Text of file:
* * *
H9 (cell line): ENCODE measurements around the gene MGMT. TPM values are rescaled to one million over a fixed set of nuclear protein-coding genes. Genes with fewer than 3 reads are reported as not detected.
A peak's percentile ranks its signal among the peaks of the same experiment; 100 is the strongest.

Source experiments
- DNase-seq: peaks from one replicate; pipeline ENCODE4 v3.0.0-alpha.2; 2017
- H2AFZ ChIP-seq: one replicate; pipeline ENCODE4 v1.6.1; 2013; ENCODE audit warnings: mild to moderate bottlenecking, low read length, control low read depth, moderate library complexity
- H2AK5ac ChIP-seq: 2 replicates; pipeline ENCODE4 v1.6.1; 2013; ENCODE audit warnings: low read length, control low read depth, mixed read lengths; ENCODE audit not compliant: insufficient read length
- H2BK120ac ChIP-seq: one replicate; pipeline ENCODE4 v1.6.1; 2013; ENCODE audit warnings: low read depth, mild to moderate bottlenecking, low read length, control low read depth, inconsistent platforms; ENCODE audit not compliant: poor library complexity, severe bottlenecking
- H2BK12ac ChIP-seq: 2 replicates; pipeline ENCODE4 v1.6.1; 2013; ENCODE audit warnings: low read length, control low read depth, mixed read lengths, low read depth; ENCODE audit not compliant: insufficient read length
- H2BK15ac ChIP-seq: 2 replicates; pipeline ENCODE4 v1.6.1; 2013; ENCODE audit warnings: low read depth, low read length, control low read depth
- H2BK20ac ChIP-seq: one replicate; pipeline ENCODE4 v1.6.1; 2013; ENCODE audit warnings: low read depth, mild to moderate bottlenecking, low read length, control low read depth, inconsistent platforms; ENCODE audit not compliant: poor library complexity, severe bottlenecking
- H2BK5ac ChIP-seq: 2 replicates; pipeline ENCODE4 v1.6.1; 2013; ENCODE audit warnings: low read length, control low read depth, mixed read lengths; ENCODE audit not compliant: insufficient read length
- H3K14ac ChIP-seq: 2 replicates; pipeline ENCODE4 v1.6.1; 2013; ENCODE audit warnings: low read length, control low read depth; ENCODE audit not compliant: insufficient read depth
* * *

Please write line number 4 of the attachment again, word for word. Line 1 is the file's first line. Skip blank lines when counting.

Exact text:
- DNase-seq: peaks from one replicate; pipeline ENCODE4 v3.0.0-alpha.2; 2017